Reading 3: Why Visualization?

January 28, 2010

in Assignments

(due Tuesday, Feb 2)

Again, I’d like you to read 3 things to give you 3 different perspectives on the matter.

  1. Chapter 9 of Visual Thinking (the textbook) by Colin Ware. Yes, we’re reading the last chapter first. You might want to skim through the book leading up to it (I basically read qucikly) it in one sitting. Reading the ending might motivate you to read the whole thing (which we will later). The perspective here is how the perceptual science might suggest why vis is interesting.
  2. Chapter 2 of Tufte’s Visual Explanations (pages 26-53). The perspective here is historical – what can happen when Visualizations work or fail. A scan of the capter is here, and hopefully you remember how to access the protected course reader.
  3. The paper: J.-D. Fekete, J.J. van Wijk, J.T. Stasko, C. North,  The Value of Information Visualization.
    In: A. Kerren, J.T. Stasko, J.-D. Fekete, C. North (eds.), Information Visualization – Human-Centered Issues and Perspectives. LNCS 4950, Springer, p. 1-18, 2008. Which is here.

Originally, I was going to assign a different 3rd paper (which I still rcommend, if you want to read an optional 4th paper):  “Views on Visualization” by Jack van Wijk.   There’s a copy here. This is an extended version of his best-paper-ward winning “Value of Visualization” paper (which is here).

Please read these things and post some comments about what you think of them. We’ll discuss them in class through the week.


turetsky February 1, 2010 at 8:39 pm

1. I found this to be stating what are somewhat inherently known concepts and ideas, especially if you have taken an undergraduate cognitive science course. The author does a good job of pulling these concepts together and building on them to show the cognitive processes behind interpreting a visualization and why design should integrate these ides.

2. This was a good historical overview of two examples of visualization, one which (arguably) worked, and one which didn’t. These events took place long enough ago that there is the hindsight history has provided on why certain visualizations worked and certain ones didn’t.

3. I found this paper to be an interesting merge of the previous two readings. It focused on the cognitive processes used to interpret visualizations as well as using historic examples of visualizations that are seen in the Tufte book. I also thought that the equation of the economic model of value was an interesting idea, a mathematical way to determine if the visualization is actually worth it.

Jim Hill February 1, 2010 at 8:50 pm

Chapter 9 in the Colin Ware book was really interesting and I actually read through chapter one after finishing it. We’ve kind of looked at the brain pipe line in class a little which is what this chapter started with. I found the topic of the fovea interesting and after confirming that I couldn’t read the text two lines above or below, I was wondering the following. Given that the environment is projected onto the eye and that the fovea is responsible for the highest amount of data going to the brain, is there an ideal distance from the eye that maximizes data?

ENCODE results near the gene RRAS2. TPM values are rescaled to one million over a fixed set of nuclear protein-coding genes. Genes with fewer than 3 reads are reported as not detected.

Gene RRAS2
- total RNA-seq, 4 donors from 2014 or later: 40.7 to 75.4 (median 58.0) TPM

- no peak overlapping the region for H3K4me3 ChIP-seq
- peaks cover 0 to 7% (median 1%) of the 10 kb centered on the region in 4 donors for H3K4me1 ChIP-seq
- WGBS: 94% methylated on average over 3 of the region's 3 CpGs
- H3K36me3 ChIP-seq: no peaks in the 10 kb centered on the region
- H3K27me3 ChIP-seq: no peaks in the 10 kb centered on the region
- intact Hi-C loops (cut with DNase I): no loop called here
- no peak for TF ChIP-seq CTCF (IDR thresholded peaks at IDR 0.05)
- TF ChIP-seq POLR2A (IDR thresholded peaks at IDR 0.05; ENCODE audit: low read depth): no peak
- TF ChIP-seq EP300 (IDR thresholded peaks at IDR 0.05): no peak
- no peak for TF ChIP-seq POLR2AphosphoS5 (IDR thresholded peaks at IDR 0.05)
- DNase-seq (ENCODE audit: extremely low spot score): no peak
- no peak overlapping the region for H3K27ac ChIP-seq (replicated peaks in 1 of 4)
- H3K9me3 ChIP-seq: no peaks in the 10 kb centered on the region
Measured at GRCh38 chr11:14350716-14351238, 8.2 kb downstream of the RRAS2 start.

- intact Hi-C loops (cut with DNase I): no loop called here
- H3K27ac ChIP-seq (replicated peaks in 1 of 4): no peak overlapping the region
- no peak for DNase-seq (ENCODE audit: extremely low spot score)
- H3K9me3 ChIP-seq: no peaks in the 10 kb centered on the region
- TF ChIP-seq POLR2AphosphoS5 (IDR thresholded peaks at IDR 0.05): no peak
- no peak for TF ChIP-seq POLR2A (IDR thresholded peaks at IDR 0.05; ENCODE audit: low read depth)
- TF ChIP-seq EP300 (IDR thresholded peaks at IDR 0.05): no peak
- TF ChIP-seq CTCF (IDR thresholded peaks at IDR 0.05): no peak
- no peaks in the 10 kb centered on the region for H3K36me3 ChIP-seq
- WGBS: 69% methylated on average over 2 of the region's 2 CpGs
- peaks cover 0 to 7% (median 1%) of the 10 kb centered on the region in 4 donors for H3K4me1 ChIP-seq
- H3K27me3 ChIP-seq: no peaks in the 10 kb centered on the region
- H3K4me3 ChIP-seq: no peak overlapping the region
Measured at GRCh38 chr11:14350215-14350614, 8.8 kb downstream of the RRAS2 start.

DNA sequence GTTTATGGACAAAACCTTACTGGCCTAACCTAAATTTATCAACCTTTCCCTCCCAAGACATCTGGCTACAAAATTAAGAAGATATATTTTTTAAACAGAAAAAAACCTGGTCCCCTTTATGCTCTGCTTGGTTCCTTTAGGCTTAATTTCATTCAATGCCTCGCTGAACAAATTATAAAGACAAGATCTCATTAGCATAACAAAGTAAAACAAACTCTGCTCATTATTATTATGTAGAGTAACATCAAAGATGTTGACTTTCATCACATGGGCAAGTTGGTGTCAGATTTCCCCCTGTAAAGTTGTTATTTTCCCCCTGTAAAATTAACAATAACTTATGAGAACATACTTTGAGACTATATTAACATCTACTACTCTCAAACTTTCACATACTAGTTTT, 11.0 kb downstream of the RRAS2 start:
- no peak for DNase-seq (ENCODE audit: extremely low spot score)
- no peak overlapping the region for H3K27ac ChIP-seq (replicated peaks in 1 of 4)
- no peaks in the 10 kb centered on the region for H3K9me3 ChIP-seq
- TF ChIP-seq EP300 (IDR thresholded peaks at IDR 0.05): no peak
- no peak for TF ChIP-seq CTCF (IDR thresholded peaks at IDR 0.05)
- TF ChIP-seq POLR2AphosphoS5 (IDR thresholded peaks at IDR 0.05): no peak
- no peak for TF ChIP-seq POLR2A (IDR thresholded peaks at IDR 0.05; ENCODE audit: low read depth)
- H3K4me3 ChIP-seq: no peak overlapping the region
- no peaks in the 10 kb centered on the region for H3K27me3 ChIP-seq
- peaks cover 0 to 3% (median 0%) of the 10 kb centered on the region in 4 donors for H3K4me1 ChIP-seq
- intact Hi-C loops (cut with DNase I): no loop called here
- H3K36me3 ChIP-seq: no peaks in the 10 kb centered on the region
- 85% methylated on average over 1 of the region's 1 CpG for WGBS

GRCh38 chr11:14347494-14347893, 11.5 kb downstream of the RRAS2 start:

Items 11 and 12 where also interesting. The idea that memory is just the playback of neural activity and that the brain doesn’t really control itself is a little unsettling. This probably isn’t the place for free will debates, but it’s hard not to draw the conclusion that we don’t really have any. Aside from that, I was wondering whether the visual system discussed in this chapter plays any part in what happens when I visualize something in my head. For instance if I close my eyes and visualized the water bottle on my desk, is that somehow being fed into the same system that process what enters my eye?

One topic of interest to me is the issue of stereoscopic video. The readings touched on the concept briefly but I wondered what purpose depth perception had. I did a quick internet search and pretty much found that it’s purpose is to perceive depth which has a lot of logical uses for moving around, but I wonder what implications it has for the new trend of 3D video in movies, TV and games.

Chapter 2 from Tufte seemed to focus on the theme of “compared to what” with the idea that some form of control is required for any visualization to have real meaning. I think this is obvious if you want to visualize the truth. Tutfe seems to think that the truth is the only thing that should be visualized, but I can think of a number of politicians that would say otherwise.

One think that really struck me was the methods of skewing results using visualizations and I couldn’t help but think about sampling theory and aliasing. The question of, given a visualization of a data set, can the true meaning of the data be recovered, is interesting. I wonder if there is maybe an equivalent to the Nyquist theorem, the number of samples required for recovering a signal, where there is an appropriate method for removing as much clutter from a visualisation without compromising the intended meaning.